CE37 - Neurosciences intégratives et cognitives

Serotonin modulation of Cortical-Basal Ganglia circuits involved in food motivation and Avoidance: Translational and multimodal Brain Imaging Investigation from primate to Anorexic patients. – FoodAvoid-BrainCircuits

Submission summary

New converging evidences shows that the serotonin (5-HT) transmission in the Basal Ganglia (BG) could be involved in different psychiatric disorders such as depression, anxiety and food intake disorders. Combining several dimensions of these psychiatric symptoms, the restrictive form of Anorexia Nervosa (AN), is a major eating disorder that affects mainly young women and is the first cause of death among adolescents in Europe. Unlike isolated depression and anxiety that frequently respond to the pharmacological blockade of the serotoninergic transporter (SERT), AN often resists to such selective serotonin reuptake inhibitors (SSRI) treatments. We believe that an alternative strategy directly targeting 5-HT receptors (5-HTR) at post-synaptic level, could improve therapeutic effects for AN and in all other SSRI-resistant patients. Given the large diversity of 5-HTRs and the ambiguity surrounding the therapeutic effects of SSRI, it appears crucial to determine on which brain region, 5-HT can modulate the processes underlying the control of food intake and anxiety. BG and particularly the striatum, are excellent candidates for regulating the expression of symptoms of AN and anxiety by the 5-HT system. The striatum is densely innervated by 5-HT neurons and expresses a plethora of 5-HT markers such as the SERT and some 5-HTR subtypes, including the 5-HT6 that we have preferentially localized inside striatum, in the non-human primate (NHP), with a ligand developed by Pr Zimmer's team. In addition, our recent results in NHP have highlighted the importance of this anterior striatum in the expression of different behavioural disorders having strong similarities with the disorders expresses in AN patients. Thus, by inducing local disturbances inside this anterior striatum, known to be disturbed in AN patients, we produced maladaptive choices, a loss of food motivation as well as avoidance behaviours, three features of AN. The hypothesis of our project coming from these evidences is that dysfunction of 5-HT transmission inside striatum could be the cause of the symptoms of AN and/or the ineffectiveness of the SSRI in this disease. With novel pharmacological agents, selectively targeting 5-HTRs within the striatum, we believe that we can develop a therapeutic alternative for SSRI-resistant patients. The aims of this translational project are: 1) to identify in AN patients, by coupling functional imaging PET / MRI, a potential deficit in 5-HT system linked to cortico-BG networks underpinning the food intake and the control of anxiety; 2) by study the gaze control of AN patients performing food choice tasks, identify a behavioural marker of food-avoidance and 3) to determine at preclinical level in NHP, the therapeutic effects of a SSRI, the fluoxetine, injected directly into the anterior striatum and 4) to explore the therapeutic potential of new agents targeting the 5-HT6 receptors, mainly located inside the striatum, on motivation and decisional processes underlying food intake and avoidance. The public health benefits of this project are significant since they can lead to the improvement of one of the most serious psychiatric pathologies due to the absence of effective pharmacological treatment as well as the consequences on the health and survival of patients with this disease. Beyond the considerable progress on the understanding of the neural mechanisms of AN as well as the perspective to open new therapeutic avenue for AN patients, this ambitious and unique project will certainly have an impact on other psychiatric disorders, such as depression and anxiety disorders, where 5-HT is also a therapeutic target. In conclusion, this project fits perfectly in the objectives of this ANR committee aiming to support translational research, directed towards human health problems and having a strong potential of innovation (knowledge, methods of investigation and therapy) which can apply to a broad field of the Mental health.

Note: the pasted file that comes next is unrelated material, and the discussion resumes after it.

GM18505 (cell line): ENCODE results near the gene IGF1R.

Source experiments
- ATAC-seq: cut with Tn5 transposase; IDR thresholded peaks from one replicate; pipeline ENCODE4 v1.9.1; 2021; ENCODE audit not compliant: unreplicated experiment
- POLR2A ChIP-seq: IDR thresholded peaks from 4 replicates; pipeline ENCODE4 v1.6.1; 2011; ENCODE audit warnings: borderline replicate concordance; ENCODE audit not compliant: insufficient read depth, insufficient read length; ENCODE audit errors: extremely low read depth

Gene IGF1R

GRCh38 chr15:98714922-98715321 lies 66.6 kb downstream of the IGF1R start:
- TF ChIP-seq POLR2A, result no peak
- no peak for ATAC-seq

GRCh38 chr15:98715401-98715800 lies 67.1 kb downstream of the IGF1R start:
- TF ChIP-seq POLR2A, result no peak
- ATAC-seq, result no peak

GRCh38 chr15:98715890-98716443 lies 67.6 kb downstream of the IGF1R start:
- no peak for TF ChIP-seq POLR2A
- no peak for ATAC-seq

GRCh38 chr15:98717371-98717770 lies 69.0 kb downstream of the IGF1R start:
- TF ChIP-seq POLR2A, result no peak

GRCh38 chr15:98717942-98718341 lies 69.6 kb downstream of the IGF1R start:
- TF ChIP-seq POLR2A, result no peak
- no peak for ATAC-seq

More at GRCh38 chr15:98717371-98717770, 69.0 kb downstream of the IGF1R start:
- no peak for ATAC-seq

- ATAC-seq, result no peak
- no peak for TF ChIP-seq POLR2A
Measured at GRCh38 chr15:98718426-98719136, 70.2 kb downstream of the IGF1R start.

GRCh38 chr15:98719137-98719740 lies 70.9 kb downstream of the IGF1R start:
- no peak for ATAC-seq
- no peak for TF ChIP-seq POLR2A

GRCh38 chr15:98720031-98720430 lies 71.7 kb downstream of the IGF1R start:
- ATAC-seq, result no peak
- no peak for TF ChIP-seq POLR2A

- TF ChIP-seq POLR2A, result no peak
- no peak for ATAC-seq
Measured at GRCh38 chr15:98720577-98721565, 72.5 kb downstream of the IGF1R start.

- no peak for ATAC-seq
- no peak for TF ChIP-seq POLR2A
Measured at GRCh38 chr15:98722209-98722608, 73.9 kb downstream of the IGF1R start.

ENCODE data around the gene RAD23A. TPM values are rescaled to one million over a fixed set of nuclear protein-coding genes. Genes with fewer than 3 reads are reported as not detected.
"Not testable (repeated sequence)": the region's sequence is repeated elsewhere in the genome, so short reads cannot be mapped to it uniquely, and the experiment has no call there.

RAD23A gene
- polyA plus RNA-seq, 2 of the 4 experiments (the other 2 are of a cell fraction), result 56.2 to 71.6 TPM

Project coordination

Léon TREMBLAY (Institut des sciences cognitives Marc Jeannerod)

The author of this summary is the project coordinator, who is responsible for the content of this summary. The ANR declines any responsibility as for its contents.


TAPE Troubles du Comportement Alimentaire, Addictions et Poids Extrèmes
ISC-MJ Institut des sciences cognitives Marc Jeannerod
CRNL Centre de Recherche en Neurosciences de Lyon

Help of the ANR 716,105 euros
Beginning and duration of the scientific project: December 2021 - 48 Months

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